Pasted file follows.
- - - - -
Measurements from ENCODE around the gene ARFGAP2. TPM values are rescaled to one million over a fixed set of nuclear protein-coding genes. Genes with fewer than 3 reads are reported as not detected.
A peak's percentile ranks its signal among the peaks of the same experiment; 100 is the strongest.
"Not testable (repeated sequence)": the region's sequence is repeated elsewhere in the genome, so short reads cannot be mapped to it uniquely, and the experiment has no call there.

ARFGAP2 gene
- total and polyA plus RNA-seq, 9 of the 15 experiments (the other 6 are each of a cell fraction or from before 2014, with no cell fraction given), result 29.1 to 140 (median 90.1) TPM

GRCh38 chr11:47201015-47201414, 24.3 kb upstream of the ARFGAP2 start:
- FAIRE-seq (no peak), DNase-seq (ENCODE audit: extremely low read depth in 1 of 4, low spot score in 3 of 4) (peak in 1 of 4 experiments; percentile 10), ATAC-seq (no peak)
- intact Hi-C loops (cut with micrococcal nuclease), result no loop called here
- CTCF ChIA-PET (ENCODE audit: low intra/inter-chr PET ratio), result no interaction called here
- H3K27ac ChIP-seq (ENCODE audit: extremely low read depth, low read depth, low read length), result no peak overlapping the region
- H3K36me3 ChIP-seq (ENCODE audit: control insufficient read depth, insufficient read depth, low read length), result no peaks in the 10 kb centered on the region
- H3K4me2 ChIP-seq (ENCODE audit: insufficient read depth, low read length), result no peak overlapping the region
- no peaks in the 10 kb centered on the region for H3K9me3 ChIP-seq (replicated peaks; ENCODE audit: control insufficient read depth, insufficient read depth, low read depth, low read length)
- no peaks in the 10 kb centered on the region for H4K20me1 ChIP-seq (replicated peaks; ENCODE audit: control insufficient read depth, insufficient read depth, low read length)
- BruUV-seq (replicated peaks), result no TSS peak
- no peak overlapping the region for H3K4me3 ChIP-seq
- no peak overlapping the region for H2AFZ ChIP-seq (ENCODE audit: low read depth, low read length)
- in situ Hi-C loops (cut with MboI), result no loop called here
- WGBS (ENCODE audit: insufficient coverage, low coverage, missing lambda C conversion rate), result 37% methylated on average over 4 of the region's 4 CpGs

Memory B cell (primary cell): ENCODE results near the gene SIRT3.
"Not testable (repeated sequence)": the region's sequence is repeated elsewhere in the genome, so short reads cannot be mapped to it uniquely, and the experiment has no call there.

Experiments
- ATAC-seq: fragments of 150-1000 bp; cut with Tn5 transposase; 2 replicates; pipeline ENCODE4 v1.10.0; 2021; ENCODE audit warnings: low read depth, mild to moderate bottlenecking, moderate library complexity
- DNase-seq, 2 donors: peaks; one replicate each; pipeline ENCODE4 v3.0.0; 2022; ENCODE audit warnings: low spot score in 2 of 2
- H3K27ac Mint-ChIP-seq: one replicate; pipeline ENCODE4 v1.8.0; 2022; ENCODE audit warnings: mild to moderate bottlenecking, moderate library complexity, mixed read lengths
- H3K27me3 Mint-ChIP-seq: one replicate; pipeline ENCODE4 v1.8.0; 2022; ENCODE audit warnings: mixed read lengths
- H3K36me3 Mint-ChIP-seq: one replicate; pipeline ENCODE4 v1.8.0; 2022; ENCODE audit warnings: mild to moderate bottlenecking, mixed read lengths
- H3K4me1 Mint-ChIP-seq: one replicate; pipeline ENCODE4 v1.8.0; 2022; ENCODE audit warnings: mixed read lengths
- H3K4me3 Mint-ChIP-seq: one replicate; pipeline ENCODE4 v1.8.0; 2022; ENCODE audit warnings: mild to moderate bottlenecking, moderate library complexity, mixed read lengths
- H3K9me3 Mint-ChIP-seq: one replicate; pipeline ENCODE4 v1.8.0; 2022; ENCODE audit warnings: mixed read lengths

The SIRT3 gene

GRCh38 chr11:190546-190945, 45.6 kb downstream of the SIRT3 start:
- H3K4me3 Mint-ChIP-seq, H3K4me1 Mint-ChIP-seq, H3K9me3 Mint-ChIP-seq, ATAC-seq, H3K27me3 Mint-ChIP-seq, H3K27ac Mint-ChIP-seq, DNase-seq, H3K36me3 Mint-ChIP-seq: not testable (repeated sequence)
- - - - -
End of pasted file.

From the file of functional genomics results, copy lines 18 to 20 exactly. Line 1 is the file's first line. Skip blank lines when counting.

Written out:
- in situ Hi-C loops (cut with MboI), result no loop called here
- WGBS (ENCODE audit: insufficient coverage, low coverage, missing lambda C conversion rate), result 37% methylated on average over 4 of the region's 4 CpGs

Memory B cell (primary cell): ENCODE results near the gene SIRT3.